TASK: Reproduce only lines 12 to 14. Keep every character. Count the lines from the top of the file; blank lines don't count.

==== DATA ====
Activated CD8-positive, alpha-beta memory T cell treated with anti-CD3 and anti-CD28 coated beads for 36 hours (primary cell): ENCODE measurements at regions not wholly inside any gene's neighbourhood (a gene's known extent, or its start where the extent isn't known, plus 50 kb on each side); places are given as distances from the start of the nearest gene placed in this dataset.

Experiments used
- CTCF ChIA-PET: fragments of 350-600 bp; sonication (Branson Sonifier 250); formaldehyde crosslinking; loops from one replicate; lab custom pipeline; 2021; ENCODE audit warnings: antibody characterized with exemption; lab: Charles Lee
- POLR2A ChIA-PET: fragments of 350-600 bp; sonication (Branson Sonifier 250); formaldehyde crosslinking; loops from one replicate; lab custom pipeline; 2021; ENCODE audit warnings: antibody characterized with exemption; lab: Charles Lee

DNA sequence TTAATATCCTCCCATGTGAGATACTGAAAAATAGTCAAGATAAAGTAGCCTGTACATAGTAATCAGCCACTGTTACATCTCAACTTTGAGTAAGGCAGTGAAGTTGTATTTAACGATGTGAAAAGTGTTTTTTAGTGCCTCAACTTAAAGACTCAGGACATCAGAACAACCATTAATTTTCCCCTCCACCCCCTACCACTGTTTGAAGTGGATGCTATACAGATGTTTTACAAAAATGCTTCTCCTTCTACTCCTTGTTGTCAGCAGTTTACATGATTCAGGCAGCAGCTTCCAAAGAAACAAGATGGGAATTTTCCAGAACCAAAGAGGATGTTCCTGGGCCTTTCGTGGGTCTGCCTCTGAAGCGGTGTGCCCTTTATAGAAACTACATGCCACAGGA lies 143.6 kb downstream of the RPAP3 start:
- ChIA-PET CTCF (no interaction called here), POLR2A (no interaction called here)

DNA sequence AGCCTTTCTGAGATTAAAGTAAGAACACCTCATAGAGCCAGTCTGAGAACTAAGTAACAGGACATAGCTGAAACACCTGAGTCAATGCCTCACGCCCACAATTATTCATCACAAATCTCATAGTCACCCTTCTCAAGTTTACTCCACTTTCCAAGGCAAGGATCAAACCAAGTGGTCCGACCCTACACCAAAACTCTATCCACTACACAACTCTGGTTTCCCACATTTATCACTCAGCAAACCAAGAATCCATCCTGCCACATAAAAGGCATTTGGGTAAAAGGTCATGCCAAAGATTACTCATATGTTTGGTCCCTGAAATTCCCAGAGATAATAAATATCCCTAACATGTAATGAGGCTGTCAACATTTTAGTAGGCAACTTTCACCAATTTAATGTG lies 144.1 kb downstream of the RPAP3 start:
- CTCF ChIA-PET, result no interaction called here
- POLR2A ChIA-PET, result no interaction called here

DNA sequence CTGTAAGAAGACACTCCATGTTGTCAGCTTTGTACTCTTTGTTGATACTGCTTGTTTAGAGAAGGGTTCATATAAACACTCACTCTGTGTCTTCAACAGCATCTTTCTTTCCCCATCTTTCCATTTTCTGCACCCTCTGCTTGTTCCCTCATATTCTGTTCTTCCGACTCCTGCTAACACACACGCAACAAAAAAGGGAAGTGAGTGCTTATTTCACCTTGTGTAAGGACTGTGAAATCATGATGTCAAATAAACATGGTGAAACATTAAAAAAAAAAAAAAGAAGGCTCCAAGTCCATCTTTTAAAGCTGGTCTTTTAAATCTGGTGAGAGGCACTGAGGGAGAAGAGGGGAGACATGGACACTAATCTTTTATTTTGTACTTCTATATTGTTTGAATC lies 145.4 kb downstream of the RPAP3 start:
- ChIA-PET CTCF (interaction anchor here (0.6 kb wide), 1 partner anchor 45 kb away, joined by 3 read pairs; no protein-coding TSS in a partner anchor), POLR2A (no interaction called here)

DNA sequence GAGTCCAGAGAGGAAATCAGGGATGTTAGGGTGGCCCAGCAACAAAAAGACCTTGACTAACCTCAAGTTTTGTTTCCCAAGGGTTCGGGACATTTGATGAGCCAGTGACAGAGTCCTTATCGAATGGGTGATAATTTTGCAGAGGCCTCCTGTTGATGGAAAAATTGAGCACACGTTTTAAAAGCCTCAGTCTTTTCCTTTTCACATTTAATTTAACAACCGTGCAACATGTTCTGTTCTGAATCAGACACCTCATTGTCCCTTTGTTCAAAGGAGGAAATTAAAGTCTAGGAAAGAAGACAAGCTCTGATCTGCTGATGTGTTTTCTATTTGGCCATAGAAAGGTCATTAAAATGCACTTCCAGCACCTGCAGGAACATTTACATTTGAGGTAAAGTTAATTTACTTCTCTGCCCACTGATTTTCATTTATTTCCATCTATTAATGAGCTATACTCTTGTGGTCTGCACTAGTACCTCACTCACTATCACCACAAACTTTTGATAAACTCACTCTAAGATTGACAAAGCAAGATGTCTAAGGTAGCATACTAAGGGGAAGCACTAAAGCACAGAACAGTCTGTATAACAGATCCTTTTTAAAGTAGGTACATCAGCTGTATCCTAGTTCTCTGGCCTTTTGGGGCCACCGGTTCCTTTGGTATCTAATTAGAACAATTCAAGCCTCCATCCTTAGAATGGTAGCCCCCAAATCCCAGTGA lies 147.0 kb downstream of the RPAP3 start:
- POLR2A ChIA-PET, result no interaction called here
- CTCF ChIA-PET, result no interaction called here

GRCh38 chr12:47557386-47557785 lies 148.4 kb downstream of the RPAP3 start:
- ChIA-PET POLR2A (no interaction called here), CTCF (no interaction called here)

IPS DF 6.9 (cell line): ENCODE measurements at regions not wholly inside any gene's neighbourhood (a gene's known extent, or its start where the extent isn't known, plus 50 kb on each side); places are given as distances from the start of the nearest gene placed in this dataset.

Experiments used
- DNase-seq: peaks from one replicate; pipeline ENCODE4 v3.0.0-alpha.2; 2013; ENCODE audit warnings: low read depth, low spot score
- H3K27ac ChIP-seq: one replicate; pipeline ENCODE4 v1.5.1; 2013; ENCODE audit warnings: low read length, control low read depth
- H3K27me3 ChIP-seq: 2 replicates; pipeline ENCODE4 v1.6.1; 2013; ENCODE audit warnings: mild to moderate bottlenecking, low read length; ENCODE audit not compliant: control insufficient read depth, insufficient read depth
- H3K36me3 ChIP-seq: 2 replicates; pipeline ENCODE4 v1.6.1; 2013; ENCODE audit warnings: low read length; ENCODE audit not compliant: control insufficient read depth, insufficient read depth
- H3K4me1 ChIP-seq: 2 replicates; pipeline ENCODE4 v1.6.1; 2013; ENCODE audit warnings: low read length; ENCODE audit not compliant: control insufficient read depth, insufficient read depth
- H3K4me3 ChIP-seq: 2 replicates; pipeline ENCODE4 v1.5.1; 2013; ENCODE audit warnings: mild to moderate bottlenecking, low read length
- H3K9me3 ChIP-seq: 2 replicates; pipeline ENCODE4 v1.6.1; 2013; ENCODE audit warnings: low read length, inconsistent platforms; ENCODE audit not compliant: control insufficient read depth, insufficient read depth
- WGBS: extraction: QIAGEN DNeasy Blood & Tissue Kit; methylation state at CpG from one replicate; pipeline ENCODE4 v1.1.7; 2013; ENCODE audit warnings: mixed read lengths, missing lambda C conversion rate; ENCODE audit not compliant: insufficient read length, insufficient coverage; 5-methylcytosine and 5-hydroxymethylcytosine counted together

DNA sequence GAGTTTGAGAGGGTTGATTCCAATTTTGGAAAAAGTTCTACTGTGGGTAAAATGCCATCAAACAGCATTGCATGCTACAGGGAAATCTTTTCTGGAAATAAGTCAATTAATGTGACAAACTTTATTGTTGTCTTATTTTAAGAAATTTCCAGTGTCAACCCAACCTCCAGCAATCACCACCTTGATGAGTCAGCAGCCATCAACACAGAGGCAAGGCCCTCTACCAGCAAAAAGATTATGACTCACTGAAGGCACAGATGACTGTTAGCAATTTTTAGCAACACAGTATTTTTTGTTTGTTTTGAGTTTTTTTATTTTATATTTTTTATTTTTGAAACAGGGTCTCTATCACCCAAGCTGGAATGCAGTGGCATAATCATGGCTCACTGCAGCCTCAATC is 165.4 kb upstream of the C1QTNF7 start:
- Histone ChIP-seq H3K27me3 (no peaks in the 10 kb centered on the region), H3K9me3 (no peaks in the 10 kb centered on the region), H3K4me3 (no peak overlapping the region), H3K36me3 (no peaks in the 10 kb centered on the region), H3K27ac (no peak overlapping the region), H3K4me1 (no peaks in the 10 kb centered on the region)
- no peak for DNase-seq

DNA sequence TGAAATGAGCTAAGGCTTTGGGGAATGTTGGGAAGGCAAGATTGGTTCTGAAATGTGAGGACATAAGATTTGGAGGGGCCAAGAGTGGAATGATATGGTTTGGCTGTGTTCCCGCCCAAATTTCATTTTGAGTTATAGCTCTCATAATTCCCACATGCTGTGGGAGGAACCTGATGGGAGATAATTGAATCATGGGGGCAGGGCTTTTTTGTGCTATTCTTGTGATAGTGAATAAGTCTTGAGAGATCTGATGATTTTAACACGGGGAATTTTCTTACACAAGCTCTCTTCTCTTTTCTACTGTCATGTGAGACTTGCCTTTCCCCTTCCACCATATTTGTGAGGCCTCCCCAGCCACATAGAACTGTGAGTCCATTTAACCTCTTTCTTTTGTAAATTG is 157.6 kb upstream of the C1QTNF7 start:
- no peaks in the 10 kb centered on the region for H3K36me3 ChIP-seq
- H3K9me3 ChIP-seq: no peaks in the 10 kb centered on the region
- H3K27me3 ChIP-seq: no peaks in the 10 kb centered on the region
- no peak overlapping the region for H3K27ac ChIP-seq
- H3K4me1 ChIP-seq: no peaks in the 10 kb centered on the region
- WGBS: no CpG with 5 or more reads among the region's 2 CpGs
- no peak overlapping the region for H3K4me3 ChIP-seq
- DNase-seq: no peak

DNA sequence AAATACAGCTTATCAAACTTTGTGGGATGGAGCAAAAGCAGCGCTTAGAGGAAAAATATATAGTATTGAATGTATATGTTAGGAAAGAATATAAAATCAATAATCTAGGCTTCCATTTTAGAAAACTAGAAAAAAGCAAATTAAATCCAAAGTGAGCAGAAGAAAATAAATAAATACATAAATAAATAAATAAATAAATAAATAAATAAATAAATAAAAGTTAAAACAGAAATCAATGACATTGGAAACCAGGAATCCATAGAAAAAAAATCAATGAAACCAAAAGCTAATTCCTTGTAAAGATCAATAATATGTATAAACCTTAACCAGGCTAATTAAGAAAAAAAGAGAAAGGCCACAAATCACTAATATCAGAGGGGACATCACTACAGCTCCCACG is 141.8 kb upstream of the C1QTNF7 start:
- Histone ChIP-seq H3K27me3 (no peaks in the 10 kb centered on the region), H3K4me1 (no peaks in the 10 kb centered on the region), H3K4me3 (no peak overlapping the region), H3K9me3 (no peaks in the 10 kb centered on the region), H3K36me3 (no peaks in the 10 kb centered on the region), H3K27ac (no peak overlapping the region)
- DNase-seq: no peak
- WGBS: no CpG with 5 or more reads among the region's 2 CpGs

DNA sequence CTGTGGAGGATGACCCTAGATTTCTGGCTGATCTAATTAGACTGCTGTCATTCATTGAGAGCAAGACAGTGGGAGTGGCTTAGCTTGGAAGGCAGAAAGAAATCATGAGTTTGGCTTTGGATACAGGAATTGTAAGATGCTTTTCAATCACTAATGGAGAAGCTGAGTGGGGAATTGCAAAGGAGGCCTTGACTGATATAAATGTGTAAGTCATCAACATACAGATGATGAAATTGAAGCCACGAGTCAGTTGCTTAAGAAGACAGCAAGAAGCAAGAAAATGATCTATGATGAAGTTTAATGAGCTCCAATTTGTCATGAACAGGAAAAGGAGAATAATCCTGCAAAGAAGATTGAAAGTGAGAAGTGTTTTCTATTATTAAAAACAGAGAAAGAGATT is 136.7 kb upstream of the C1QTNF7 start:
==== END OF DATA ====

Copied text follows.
DNA sequence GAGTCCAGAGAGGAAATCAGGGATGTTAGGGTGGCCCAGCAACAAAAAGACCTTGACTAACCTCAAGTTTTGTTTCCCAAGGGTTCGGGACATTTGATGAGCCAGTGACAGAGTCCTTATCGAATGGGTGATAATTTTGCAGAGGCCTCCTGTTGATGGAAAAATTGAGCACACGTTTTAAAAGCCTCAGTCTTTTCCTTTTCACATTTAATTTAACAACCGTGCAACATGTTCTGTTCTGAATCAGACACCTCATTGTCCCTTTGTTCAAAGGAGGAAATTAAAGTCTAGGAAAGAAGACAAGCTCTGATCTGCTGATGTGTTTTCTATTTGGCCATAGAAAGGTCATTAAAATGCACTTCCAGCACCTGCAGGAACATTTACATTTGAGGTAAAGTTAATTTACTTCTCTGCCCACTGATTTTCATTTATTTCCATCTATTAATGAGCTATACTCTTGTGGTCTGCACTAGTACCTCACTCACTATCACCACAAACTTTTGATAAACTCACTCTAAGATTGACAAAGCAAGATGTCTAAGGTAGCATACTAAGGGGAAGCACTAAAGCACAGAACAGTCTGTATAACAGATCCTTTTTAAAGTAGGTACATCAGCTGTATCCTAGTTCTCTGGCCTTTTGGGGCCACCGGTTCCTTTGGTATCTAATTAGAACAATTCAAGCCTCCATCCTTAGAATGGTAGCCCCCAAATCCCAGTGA lies 147.0 kb downstream of the RPAP3 start:
- POLR2A ChIA-PET, result no interaction called here
- CTCF ChIA-PET, result no interaction called here